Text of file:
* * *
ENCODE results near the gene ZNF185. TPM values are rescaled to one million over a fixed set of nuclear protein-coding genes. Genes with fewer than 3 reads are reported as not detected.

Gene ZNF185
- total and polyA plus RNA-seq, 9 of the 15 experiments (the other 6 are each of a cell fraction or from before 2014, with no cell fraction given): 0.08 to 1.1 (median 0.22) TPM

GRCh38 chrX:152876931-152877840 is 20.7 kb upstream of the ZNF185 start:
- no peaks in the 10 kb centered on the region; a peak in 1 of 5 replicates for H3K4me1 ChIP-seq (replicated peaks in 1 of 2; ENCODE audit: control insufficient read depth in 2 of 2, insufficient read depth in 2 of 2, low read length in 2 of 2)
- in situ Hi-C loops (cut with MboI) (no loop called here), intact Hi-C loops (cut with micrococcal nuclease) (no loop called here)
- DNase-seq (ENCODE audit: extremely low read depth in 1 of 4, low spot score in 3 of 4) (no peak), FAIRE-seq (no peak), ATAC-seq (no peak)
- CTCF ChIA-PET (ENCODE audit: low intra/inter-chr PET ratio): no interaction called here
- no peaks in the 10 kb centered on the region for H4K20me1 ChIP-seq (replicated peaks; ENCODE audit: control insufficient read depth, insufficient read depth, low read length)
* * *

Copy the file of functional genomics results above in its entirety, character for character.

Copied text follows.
ENCODE results near the gene ZNF185. TPM values are rescaled to one million over a fixed set of nuclear protein-coding genes. Genes with fewer than 3 reads are reported as not detected.

Gene ZNF185
- total and polyA plus RNA-seq, 9 of the 15 experiments (the other 6 are each of a cell fraction or from before 2014, with no cell fraction given): 0.08 to 1.1 (median 0.22) TPM

GRCh38 chrX:152876931-152877840 is 20.7 kb upstream of the ZNF185 start:
- no peaks in the 10 kb centered on the region; a peak in 1 of 5 replicates for H3K4me1 ChIP-seq (replicated peaks in 1 of 2; ENCODE audit: control insufficient read depth in 2 of 2, insufficient read depth in 2 of 2, low read length in 2 of 2)
- in situ Hi-C loops (cut with MboI) (no loop called here), intact Hi-C loops (cut with micrococcal nuclease) (no loop called here)
- DNase-seq (ENCODE audit: extremely low read depth in 1 of 4, low spot score in 3 of 4) (no peak), FAIRE-seq (no peak), ATAC-seq (no peak)
- CTCF ChIA-PET (ENCODE audit: low intra/inter-chr PET ratio): no interaction called here
- no peaks in the 10 kb centered on the region for H4K20me1 ChIP-seq (replicated peaks; ENCODE audit: control insufficient read depth, insufficient read depth, low read length)